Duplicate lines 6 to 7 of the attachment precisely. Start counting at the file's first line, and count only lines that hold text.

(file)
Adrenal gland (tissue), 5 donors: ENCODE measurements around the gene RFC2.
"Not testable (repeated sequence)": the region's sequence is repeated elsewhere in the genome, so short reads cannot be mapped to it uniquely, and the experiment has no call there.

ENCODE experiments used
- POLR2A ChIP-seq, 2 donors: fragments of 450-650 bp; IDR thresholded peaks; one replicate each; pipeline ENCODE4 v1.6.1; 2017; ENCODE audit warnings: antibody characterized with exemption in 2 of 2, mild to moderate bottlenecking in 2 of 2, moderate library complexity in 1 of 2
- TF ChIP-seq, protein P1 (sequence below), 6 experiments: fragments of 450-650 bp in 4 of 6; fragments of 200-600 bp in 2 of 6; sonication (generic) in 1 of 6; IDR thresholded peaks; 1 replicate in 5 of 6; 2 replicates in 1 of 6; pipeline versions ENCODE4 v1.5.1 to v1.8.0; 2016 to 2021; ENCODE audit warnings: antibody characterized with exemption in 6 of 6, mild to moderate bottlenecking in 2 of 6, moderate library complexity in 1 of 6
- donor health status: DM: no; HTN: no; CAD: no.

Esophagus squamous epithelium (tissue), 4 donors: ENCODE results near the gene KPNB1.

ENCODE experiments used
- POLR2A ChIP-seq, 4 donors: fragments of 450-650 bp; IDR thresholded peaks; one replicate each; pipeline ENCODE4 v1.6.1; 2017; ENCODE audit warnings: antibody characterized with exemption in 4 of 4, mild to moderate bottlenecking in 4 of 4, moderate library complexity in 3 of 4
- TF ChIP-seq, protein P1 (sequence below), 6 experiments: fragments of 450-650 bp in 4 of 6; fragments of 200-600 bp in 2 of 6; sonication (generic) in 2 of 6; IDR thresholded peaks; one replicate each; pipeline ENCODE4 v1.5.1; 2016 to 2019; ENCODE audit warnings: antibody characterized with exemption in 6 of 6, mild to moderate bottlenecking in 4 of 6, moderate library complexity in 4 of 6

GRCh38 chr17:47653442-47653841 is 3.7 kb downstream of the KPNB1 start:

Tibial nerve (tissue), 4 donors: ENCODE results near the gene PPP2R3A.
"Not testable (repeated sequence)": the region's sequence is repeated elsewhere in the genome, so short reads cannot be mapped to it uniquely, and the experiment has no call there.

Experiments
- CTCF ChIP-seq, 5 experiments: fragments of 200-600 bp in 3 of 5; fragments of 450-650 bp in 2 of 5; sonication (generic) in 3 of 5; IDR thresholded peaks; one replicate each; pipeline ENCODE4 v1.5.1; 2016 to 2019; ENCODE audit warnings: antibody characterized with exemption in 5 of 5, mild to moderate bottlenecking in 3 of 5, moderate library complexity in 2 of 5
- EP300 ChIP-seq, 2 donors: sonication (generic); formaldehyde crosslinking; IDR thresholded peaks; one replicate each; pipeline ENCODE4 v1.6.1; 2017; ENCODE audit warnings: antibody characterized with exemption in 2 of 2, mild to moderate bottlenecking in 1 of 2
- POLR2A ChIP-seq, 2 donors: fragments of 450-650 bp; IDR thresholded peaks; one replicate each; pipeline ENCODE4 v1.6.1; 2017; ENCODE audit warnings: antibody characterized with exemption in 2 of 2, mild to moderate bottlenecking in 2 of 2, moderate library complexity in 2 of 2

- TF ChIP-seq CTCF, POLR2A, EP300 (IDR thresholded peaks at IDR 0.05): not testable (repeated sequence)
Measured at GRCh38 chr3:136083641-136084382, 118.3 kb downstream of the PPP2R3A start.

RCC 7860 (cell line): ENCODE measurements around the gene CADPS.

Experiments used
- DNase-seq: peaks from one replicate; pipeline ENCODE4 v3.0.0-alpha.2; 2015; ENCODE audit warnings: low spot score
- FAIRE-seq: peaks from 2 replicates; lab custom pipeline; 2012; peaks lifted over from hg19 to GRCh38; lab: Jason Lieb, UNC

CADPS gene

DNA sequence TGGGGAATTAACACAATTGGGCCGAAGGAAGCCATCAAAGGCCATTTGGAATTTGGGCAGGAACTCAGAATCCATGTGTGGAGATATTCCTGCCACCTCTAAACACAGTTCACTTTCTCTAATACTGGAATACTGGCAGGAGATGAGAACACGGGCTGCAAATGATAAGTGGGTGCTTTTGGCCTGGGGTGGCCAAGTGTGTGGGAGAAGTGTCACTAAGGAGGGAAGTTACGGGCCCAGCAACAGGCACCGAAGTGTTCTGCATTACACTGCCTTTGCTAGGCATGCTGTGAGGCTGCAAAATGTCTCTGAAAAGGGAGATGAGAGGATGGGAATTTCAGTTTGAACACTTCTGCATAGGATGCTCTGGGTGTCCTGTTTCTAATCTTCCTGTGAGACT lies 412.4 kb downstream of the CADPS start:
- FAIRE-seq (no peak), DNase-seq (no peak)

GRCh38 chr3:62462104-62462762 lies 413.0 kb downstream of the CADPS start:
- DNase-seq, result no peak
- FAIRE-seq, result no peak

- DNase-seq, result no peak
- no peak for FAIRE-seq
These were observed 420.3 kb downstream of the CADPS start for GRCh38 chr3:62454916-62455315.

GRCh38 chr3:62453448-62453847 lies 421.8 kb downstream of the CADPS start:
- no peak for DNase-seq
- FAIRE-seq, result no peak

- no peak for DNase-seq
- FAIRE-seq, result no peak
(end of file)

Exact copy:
- donor health status: DM: no; HTN: no; CAD: no.

Esophagus squamous epithelium (tissue), 4 donors: ENCODE results near the gene KPNB1.